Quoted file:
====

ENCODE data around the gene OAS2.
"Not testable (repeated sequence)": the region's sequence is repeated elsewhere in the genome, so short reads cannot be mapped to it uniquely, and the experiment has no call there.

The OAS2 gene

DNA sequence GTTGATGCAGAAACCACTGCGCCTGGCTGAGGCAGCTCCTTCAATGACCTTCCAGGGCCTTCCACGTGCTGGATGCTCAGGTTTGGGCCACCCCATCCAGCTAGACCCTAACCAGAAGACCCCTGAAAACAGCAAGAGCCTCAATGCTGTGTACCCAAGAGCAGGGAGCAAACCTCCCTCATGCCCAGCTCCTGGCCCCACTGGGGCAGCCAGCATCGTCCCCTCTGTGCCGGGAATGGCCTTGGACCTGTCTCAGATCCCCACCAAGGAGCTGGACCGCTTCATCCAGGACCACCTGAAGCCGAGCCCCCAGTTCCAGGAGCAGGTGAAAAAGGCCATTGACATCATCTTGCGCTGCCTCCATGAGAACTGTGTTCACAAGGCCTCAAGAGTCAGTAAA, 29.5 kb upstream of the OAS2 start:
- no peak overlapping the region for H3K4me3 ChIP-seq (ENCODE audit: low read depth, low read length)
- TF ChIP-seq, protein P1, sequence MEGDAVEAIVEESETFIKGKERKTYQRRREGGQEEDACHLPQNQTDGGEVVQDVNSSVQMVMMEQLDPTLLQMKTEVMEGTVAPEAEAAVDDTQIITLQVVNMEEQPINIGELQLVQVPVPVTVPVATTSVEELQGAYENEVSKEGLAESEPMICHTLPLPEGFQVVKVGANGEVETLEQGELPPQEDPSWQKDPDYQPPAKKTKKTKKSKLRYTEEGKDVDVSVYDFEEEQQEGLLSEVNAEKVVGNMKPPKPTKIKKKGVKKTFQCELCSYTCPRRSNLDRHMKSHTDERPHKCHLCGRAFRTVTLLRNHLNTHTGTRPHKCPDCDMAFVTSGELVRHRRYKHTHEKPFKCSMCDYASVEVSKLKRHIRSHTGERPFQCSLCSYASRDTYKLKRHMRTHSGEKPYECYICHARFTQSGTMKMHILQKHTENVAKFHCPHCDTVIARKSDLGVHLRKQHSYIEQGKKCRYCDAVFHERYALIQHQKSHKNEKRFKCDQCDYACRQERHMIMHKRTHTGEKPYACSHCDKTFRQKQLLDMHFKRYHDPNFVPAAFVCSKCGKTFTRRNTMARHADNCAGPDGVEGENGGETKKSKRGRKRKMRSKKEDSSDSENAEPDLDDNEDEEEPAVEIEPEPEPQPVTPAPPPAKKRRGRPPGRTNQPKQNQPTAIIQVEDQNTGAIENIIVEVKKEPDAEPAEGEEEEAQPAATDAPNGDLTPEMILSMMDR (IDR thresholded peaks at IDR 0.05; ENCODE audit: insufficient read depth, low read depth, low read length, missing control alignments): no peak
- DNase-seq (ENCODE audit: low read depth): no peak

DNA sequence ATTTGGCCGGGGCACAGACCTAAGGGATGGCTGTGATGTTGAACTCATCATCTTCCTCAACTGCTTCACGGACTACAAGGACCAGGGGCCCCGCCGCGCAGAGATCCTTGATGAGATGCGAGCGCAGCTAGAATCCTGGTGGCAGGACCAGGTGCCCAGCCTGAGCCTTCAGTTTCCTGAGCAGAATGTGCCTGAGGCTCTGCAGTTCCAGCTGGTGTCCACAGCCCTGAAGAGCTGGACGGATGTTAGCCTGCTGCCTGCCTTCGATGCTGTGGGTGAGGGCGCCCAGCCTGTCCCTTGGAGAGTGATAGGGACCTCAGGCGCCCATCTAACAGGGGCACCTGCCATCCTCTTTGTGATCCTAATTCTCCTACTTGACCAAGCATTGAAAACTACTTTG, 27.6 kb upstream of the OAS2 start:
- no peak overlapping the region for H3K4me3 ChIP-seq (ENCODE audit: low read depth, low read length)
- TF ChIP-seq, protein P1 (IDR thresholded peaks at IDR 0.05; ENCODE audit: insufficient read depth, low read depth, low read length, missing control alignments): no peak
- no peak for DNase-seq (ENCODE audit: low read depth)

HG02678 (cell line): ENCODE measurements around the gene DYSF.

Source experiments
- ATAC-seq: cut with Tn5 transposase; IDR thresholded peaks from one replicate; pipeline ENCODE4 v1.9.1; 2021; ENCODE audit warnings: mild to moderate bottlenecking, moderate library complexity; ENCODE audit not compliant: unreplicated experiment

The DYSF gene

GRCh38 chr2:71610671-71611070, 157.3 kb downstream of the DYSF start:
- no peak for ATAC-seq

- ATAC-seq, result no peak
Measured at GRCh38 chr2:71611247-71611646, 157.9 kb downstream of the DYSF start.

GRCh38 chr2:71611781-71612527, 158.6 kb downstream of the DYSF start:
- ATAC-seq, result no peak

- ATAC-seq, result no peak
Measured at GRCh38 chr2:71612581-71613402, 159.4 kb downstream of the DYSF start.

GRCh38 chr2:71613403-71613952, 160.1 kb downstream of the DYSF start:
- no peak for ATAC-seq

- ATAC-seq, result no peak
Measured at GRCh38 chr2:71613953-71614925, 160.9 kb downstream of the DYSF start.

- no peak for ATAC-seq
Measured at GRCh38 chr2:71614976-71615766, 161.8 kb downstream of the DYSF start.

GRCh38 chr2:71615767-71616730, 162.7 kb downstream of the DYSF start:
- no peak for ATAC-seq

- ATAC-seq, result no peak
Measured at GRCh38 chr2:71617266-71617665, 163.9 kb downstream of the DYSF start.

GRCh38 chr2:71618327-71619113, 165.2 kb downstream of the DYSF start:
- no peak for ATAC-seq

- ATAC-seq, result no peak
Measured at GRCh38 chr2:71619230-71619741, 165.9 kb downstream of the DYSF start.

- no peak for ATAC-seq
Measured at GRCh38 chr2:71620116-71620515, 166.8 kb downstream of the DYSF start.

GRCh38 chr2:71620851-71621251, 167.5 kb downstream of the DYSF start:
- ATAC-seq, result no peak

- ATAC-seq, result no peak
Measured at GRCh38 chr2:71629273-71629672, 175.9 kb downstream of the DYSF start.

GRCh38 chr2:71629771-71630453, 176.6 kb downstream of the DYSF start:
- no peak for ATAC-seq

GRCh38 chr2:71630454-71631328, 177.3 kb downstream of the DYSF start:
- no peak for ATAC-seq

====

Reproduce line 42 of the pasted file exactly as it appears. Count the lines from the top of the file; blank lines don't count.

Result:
- ATAC-seq, result no peak